From dinner, we walked to find ice cream for dessert. We stopped at Kilwins in market square. Be prepared to make a decision given lots of homemade options! The chocolate coconut was our favorite- tasted just like a Mounds bar. We took our ice cream on our walk to Prescott Park- a 10 acre waterfront park along the Piscataqua River in the heart of downtown Portsmouth NH. We found a bench, and looked out over the water as the sun started to set.
Our last stop of the evening was the local Portsmouth Brewery! I love the outdoor seating options available at all of the establishments- this may be a result of Covid, but it reminds me of Europe. We sat outside and enjoyed a local beer, taking in the charm that is Portsmouth.
DAY 2: New England Long Weekend
New England Long Weekend Itinerary: Waking up in Portsmouth, NH
The first thing on our agenda was coffee… and breakfast! My husband made a quick coffee with the Keurig in the lobby at the Sailmakers House, and I saved my caffeine craving for our first stop. We walked to Ceres Bakery– a made from scratch local kitchen in operation for breakfast and lunch for over 40 years. I ordered a chai latte with oat milk and an egg, spinach and cheese wrap. It was the perfect start to our day.
We walked around and did some light shopping- most of the shops did not open until 10 or 11. Specifically, there was an Antique shop I was dying to go to that didn’t open until noon- maybe next time! We wanted to get on to our next stop before then, so we didn’t wait around for it to open.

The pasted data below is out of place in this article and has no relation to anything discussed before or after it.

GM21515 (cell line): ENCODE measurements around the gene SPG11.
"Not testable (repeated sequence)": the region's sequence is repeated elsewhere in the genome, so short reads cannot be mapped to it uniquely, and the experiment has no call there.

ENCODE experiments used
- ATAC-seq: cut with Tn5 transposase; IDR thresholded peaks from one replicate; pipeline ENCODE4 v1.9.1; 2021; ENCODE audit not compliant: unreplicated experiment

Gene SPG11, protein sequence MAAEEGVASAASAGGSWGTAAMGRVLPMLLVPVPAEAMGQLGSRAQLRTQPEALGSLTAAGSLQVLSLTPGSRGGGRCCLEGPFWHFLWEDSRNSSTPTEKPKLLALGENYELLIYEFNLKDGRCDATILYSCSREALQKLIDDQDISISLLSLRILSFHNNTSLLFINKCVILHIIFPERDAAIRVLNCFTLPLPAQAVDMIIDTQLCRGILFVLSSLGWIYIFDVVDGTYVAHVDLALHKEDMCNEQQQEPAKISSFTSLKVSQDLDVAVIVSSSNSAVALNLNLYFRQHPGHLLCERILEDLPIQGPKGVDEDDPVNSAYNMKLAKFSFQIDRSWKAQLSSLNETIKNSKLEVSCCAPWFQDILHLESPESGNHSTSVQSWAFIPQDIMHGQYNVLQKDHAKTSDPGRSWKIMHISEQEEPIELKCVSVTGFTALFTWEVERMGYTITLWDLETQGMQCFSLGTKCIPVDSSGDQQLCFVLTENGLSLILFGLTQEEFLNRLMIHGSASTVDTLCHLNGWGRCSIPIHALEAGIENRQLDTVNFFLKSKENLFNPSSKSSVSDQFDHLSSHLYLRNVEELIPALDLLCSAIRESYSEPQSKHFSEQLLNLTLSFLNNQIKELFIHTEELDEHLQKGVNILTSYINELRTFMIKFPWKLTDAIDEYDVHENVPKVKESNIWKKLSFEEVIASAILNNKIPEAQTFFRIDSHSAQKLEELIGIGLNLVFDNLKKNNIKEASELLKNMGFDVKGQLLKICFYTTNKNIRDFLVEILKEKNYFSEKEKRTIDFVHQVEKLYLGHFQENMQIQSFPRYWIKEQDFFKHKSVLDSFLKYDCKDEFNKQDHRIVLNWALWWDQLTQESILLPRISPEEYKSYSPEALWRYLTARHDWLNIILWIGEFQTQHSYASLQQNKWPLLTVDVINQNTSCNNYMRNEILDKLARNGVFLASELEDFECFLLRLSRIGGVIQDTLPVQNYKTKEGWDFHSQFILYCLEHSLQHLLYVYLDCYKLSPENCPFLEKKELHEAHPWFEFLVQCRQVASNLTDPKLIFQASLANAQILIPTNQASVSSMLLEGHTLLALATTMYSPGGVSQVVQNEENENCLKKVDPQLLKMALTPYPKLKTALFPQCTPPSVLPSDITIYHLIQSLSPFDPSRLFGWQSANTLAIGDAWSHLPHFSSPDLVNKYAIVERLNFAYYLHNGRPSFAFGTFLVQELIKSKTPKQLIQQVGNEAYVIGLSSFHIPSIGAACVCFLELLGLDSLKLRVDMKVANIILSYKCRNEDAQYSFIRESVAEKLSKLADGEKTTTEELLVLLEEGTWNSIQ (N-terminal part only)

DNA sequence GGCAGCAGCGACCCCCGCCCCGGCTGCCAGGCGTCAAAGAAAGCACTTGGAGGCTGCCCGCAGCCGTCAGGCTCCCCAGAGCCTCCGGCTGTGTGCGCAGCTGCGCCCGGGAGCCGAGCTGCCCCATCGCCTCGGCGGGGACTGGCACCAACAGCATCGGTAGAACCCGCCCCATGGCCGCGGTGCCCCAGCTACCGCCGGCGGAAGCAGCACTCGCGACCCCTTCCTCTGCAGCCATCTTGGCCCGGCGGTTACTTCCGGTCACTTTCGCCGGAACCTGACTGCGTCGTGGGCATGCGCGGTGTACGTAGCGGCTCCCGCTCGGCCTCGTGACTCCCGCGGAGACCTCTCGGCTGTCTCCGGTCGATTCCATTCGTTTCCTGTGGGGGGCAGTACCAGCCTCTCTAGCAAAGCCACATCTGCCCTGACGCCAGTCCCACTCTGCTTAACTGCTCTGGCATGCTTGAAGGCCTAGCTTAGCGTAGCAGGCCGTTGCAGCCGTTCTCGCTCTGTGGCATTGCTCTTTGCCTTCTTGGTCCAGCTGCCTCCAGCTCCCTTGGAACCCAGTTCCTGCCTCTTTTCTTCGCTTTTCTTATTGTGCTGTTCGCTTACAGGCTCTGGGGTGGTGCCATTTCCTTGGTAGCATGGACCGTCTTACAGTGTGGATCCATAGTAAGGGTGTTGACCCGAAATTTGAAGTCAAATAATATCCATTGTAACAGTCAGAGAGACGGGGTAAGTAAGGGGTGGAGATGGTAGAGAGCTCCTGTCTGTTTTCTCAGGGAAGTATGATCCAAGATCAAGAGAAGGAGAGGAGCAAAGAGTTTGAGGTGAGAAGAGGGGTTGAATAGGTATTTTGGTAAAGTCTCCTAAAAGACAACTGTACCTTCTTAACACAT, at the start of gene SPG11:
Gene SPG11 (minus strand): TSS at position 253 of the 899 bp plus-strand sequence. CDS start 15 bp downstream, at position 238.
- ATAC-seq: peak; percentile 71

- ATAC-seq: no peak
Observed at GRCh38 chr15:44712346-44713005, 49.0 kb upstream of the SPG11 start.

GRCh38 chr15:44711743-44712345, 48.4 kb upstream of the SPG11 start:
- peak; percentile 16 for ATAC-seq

New England Long Weekend Itinerary: York Beach right past Kittery, ME
We walked back to our car, and headed across the state line into Maine. We arrived at York Beach, a local recommendation for some R & R right on the coast. This was such a cute spot! It was virtually empty, with the occasional local walking through with their furry leashed friend. We walked the coastline, finding lots of neat rocks, shells and sea life like mussels and hermit crabs.
New England Long Weekend Itinerary: Nubble Lighthouse
After we got our beach fix, we kept driving toward our next destination, Portland, Maine! But first, lunch. Maine is known for their lighthouses, so a New England long weekend itinerary wouldn’t be complete without stopping to see at least one. We stopped at the Nubble Lighthouse, and ate lunch at Fox’s for our first taste of Maine lobster. This place seemed a bit more “touristy” than some of our other stops, but fun nonetheless!
New England Long Weekend Itinerary: On to Portland, Maine
Back on the road to Portland, I did some quick research about the city. Nicknamed the “city of the sea”, Portland is known for their local and trendy food scene. As Maine’s most populous city, it feels busier and more urban than Portsmouth. Did you know that Portland is the craft brew capital of the country, and has more restaurants per capita than any other city besides San Francisco? Pretty neat!